Perusing her Esquire
newsletter earlier this month, former MoJo associate editor Kathryn Olney was intrigued not just by "The Secret World of Lingerie Explained"
, but also by the reprise of "75 Books Every Man Should Read," first published last September but still going strong
on the Esquire site. She sends this riff:
Number 20 is "The Postman Always Rings Twice," because it "teaches men about women." So that's what makes Cain's book great, the message that all women are femmes fatales. Silly me, I thought it was just groundbreaking noir fiction.
Guys, if you’re so curious about women, how come your list includes just one female author, Flannery O'Connor? If you read more about what some great women of letters have on their mind, you wouldn't just be drooling over "women we love" from afar. Hey, even slippery old Chris Hitchens, who doesn’t think women are funny
, recommends that everyone read Jane Austen
… because “she’s so hilarious about other women” in Northanger Abbey
There is a bit of a pattern here. Your October list of the 75 most influential people
has a grand total of seven women. And that 70 greatest sentences
compilation last year? That has four wee sentences penned by females. People – including us girls-- love these guilty-pleasure lists. But you have to get back to your storied Dubious Distinction roots. Roll up those white shirtsleeves! Go back to your cages and flip through some old issues of Esquire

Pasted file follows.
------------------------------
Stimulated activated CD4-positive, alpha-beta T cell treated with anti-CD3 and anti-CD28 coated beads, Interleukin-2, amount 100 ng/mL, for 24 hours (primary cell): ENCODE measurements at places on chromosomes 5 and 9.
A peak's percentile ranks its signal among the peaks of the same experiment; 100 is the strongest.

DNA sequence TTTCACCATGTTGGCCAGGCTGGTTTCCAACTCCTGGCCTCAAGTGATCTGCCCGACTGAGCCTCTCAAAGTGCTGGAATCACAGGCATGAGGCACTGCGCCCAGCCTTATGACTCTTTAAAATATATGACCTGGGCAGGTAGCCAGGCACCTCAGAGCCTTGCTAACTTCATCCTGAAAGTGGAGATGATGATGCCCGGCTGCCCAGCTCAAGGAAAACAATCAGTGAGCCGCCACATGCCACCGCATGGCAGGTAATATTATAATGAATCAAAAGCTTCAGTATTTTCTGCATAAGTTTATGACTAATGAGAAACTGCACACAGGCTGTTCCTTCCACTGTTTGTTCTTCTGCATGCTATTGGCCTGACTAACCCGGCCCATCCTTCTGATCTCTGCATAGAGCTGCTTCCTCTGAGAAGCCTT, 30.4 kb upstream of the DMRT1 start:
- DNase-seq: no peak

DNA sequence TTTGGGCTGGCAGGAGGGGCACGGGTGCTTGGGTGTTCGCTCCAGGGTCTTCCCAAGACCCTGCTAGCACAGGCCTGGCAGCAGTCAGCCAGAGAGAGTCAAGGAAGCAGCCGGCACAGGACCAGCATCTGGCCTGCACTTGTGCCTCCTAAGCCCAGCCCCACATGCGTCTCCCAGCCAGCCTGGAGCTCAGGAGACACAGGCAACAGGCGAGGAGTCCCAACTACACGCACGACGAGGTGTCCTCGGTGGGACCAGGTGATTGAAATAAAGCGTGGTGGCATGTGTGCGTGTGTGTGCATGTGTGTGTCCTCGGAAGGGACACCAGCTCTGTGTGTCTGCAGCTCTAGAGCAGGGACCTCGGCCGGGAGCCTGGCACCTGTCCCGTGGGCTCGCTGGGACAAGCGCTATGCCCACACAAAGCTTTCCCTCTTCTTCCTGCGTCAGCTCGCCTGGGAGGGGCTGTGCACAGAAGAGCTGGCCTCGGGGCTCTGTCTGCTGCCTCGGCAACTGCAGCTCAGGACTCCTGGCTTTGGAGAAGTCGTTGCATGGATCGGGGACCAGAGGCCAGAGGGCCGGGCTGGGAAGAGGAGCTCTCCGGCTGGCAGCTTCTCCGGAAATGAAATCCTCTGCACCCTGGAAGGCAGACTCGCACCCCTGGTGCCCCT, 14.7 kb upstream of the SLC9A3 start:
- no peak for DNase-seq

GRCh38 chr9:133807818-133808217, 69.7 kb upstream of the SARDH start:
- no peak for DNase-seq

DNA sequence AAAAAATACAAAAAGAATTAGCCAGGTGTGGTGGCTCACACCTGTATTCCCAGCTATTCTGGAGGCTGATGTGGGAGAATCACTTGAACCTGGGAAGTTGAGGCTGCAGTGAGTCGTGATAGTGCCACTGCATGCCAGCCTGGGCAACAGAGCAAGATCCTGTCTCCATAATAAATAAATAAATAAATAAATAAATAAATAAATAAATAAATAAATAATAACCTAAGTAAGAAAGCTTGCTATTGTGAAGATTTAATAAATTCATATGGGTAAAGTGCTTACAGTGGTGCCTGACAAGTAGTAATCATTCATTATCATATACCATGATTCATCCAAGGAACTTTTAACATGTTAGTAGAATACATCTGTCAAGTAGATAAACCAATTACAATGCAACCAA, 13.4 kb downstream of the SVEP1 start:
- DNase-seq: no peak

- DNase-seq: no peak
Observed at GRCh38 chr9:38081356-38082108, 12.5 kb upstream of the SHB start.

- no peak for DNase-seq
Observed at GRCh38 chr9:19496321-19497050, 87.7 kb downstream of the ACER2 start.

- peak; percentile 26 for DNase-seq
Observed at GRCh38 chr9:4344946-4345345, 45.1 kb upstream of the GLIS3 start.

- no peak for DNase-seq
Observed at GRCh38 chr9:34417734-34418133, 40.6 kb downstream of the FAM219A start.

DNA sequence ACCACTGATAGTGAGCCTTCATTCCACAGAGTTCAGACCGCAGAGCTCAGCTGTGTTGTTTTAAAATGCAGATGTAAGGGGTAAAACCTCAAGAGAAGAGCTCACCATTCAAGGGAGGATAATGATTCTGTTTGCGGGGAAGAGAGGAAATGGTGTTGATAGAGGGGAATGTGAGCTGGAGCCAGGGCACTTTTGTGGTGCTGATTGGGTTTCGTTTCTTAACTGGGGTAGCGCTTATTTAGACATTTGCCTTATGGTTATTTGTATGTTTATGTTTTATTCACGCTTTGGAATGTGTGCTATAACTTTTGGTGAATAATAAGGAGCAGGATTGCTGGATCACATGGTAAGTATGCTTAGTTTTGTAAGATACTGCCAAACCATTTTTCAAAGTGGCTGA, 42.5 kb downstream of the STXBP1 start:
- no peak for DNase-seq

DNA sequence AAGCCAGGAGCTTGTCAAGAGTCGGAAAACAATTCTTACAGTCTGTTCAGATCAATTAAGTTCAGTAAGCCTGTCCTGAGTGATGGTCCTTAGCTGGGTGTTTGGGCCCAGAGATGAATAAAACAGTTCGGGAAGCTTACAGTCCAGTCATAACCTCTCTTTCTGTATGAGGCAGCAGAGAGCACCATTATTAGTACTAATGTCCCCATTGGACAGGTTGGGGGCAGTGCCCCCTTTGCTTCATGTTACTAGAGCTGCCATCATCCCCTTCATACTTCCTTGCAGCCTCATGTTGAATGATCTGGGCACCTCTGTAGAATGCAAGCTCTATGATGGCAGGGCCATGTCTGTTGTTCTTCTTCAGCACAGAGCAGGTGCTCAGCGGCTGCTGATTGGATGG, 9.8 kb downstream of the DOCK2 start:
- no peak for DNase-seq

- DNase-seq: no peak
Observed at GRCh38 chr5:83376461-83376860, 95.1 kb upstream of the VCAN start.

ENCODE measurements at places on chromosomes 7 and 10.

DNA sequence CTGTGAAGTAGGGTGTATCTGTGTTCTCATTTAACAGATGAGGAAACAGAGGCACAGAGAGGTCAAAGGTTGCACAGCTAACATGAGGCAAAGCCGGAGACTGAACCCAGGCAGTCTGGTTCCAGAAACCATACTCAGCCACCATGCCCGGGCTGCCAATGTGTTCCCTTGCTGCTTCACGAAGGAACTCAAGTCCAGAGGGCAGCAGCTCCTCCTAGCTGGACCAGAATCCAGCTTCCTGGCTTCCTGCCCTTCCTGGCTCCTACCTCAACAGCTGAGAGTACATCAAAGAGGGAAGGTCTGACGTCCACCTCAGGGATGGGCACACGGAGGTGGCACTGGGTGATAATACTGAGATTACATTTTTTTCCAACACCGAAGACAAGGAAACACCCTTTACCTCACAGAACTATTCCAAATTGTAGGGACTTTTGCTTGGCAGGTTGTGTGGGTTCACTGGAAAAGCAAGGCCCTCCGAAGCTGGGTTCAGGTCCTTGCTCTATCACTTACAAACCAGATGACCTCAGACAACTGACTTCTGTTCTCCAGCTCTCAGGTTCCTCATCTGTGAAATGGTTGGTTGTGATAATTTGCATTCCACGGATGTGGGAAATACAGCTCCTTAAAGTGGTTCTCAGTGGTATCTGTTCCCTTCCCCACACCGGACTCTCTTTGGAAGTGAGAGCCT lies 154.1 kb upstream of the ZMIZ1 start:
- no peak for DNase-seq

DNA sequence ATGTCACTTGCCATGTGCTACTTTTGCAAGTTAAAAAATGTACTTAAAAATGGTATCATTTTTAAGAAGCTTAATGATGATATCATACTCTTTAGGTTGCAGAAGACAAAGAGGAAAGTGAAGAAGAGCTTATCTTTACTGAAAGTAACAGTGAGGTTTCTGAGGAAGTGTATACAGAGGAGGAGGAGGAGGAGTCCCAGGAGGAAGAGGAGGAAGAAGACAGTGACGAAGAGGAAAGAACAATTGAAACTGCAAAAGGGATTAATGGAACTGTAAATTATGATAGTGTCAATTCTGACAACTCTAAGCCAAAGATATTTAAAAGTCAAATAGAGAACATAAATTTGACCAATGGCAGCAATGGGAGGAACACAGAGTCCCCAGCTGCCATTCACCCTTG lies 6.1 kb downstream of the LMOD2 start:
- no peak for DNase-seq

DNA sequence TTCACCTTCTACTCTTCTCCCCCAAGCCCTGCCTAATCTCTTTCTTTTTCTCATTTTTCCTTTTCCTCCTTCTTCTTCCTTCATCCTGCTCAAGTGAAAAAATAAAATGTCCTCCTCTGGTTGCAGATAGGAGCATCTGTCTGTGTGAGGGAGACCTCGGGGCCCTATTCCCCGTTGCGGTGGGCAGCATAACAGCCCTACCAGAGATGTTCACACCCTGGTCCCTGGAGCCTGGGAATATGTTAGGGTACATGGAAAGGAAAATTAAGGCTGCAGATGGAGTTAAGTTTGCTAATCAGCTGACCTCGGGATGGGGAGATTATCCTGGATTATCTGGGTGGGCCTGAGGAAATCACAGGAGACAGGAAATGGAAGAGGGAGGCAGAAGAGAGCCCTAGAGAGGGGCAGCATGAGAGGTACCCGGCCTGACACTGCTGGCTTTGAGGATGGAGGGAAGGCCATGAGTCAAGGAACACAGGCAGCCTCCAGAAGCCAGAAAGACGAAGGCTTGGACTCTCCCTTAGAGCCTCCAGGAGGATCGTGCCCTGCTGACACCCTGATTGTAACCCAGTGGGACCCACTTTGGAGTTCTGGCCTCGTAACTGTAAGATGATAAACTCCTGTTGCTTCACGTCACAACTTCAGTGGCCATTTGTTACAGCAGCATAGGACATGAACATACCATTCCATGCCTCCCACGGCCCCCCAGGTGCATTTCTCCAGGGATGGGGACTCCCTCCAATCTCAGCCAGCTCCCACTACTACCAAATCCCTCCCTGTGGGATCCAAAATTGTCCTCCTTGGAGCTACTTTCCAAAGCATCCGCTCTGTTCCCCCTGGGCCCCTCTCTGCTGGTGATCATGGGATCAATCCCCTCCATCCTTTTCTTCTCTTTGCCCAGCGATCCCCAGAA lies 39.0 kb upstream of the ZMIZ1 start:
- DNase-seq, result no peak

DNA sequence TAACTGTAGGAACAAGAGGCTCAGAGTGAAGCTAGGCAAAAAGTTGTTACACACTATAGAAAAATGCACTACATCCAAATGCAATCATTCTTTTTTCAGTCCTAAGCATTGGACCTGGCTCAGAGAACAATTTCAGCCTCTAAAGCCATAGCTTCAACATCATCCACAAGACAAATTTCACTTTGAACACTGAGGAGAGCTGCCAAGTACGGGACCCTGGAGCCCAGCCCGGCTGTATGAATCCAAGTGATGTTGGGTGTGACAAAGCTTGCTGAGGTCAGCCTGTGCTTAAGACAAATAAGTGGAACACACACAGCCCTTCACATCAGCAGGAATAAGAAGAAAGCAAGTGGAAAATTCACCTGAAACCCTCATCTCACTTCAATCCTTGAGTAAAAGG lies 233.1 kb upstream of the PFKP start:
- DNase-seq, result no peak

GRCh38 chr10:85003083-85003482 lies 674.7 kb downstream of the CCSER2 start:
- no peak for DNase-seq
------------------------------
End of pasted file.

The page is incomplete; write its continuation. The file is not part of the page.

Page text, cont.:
. You gave Gloria Steinem her start; Dorothy Parker and Nora Ephron both used to write columns for you. Joan Didion, Martha Gellhorn, Susan Orlean and Simone De Beauvoir all grace your back issues. Isak Dinesen, Rebecca West, M.F.K. Fisher, Susan Brownmiller, Susan Sontag, Joyce Carol Oates, and Grace Paley made appearances too.
Come to think of it, I guess old habits die hard. Esquire
historian Carol Polsgrove reminds me that "when Harold Hayes put together his fat anthology of 60's Esquire
pieces, Smiling Through the Apocalypse,
only three women made it into the list of 59 entries."
Even if you aren't interested in the classics (Toni Morrison? Edith Wharton? Eudora Welty? Virginia Woolf? Zora Neale Hurston?) surely "today's man" can stand to crack open a book by a few of Esquire
's very own more, um, muscular writers like Orlean and Didion. Or maybe they'll at least read Ayn Rand, even if we won't.
MJ readers, help these poor, overworked editors out: post your own favorite writers below. Write pithy little comments akin to their own 75 quips (extra points for tasteful sexual references). I'll start: Susan Orlean: …Because, with a poet's grace and an angel's face, she paved the way for a whole generation of nonfiction literary journalists.”